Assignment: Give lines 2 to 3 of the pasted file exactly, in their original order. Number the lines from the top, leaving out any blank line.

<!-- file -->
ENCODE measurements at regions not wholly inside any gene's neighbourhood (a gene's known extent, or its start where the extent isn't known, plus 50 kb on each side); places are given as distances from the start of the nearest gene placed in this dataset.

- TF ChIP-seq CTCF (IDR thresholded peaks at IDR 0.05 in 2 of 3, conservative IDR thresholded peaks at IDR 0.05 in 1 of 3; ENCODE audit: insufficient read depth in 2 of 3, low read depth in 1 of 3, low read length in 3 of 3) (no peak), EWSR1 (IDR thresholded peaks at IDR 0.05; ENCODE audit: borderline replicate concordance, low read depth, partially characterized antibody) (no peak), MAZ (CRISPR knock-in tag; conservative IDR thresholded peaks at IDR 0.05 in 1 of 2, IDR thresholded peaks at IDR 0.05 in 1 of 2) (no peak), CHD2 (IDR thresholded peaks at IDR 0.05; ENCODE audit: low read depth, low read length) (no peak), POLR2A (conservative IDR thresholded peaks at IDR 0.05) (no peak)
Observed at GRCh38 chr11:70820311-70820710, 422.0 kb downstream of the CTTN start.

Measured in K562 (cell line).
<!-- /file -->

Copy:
- TF ChIP-seq CTCF (IDR thresholded peaks at IDR 0.05 in 2 of 3, conservative IDR thresholded peaks at IDR 0.05 in 1 of 3; ENCODE audit: insufficient read depth in 2 of 3, low read depth in 1 of 3, low read length in 3 of 3) (no peak), EWSR1 (IDR thresholded peaks at IDR 0.05; ENCODE audit: borderline replicate concordance, low read depth, partially characterized antibody) (no peak), MAZ (CRISPR knock-in tag; conservative IDR thresholded peaks at IDR 0.05 in 1 of 2, IDR thresholded peaks at IDR 0.05 in 1 of 2) (no peak), CHD2 (IDR thresholded peaks at IDR 0.05; ENCODE audit: low read depth, low read length) (no peak), POLR2A (conservative IDR thresholded peaks at IDR 0.05) (no peak)
Observed at GRCh38 chr11:70820311-70820710, 422.0 kb downstream of the CTTN start.